North Star Homestead Farms, LLC

  (Hayward, Wisconsin)
Know your Farmer, Love your Food!
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Artisan Farming

(Traditional Folk Song)

O, I like to rise when the sun she rises

Early in the mornin’

I like to hear them small birds singin’

Merrily upon their laylum

And hurrah for the life of the country folk

And to ramble in the new-mown hay.

Everyone who’s lived it knows that “the simple life” isn’t so simple.  It’s getting up early and working late.  It’s getting down and dirty with the animals and in the garden.  It’s always having more things on the “to-do list” for the day than can be accomplished in a week’s time.  But small-scale artisan farming brings a direct connection with the land and all its creatures that is hard to reach from the office or even inside the air-conditioned cab of a highly computerized tractor.  It’s knowing the shifting of the seasons by the change in the smell of the wind, of learning to read the emotions of livestock by their body language, and of finding sheer joy in the summer’s first ripe tomato.

In the spring we sow and harvest mow

That’s how the seasons round they go

But of all the times to choose I may

For to ramble in the new-mown hay.

Artisan farming has many historical role models.  Thomas Jefferson, who championed the notion that our national backbone was in agriculture, devoted considerable time to diversifying his plantation farm—trying new cropping methods and developing new varieties.  His view of American culture and landscape stands in stark contrast with the Hamiltonian belief in urban growth and the power of industry, the latter of which has grown to dominate our society for at least the past 200 years.  Then in the 1900’s, there was Wendall Barry, who as a philosopher and essayist merged the concerns of environmentalism with a growing movement towards agrarianism—sparking a “back-to-the-land” movement that empowered many to reclaim heritage farming methods, breeds, and varieties.  Today, we have locally focused, pasture-based advocates like Joel Salatin, who demonstrate how small-scale, diversified farming can make a substantial positive environmental and community impact.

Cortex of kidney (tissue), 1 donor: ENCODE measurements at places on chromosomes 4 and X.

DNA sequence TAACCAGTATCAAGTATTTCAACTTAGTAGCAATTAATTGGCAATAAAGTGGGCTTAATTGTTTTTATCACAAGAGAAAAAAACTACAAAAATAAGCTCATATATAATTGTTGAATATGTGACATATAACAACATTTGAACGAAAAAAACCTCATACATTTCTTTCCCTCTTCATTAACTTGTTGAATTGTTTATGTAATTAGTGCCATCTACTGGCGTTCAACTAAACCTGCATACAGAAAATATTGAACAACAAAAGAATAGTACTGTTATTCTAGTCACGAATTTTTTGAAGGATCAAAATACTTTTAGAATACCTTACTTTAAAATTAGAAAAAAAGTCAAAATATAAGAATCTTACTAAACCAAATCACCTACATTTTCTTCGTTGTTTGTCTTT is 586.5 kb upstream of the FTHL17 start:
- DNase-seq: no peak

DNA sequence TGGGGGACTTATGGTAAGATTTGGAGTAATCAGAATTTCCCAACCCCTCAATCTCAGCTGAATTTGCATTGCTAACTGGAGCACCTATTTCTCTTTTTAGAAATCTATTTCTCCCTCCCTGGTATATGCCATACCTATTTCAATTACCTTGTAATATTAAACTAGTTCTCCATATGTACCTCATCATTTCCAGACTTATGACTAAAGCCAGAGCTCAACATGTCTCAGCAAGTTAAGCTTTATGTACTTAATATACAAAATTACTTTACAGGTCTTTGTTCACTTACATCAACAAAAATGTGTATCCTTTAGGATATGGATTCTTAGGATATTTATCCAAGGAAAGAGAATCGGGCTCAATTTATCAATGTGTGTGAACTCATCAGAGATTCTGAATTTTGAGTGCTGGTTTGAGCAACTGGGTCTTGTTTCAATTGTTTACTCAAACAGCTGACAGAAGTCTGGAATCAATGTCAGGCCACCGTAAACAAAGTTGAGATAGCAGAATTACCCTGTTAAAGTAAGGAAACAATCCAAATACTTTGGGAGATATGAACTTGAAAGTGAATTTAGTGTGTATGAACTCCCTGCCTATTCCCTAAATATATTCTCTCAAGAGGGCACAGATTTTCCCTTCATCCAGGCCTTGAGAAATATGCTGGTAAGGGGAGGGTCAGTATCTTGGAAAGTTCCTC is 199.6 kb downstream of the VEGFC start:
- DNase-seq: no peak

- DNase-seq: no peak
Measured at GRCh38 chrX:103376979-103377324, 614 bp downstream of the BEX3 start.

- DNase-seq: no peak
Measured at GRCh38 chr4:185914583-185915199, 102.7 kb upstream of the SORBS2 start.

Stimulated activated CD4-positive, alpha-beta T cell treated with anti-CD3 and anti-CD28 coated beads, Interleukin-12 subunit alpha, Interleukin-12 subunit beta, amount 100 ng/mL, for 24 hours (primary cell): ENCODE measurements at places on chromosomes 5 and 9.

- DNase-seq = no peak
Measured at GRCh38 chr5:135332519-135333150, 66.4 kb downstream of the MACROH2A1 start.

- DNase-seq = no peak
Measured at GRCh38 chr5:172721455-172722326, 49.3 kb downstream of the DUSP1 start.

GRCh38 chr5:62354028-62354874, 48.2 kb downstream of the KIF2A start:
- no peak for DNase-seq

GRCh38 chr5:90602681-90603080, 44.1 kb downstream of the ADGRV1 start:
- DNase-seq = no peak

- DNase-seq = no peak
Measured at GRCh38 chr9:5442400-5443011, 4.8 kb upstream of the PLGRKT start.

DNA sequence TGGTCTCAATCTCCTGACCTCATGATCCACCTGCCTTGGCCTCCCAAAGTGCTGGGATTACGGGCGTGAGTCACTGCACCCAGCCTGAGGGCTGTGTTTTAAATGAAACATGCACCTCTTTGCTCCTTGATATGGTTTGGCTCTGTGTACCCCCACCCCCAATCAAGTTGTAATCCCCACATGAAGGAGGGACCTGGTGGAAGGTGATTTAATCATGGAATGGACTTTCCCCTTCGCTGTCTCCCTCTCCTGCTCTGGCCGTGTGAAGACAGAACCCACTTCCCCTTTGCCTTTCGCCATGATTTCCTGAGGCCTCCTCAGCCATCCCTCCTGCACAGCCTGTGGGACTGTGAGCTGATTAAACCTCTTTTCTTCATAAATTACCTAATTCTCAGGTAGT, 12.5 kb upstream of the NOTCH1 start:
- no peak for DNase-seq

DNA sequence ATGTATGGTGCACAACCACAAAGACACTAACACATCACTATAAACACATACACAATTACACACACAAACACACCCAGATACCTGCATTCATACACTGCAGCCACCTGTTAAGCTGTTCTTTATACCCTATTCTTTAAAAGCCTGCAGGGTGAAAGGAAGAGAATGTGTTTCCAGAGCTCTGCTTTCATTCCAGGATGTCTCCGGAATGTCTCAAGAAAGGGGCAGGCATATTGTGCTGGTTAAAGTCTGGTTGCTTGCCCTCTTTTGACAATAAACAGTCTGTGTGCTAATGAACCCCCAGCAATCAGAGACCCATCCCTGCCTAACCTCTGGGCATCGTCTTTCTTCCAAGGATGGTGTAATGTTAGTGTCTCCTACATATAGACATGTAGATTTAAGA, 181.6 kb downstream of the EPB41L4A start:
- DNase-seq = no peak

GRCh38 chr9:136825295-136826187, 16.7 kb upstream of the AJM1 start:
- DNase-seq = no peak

In the summertime we work the land

With sweaty brow and calloused hand

But in the warming light of the longest day

We’ll go ramble in the new-mown hay.

There is an Old English saying when a bride is getting married—“Something old and something new, something borrowed and something blue”—and such a phrase might also aptly describe artisan farming.  On our farm, a 1950’s-era tractor may be parked alongside a PVC “chicken tractor,” which is a portable pen for pasturing poultry.  (Though, calling it a chicken tractor is a slightly misleading term…it doesn’t actually involve a motor or the farm tractor.)  A chicken coop may be cleaned out with a shovel and an old manure spreader, while the barn gets cleaned with a miniature skid-steer.  Heritage methods are updated with contemporary understanding of crop rotations and pest cycles, and the mix feels antique yet progressive at the same time.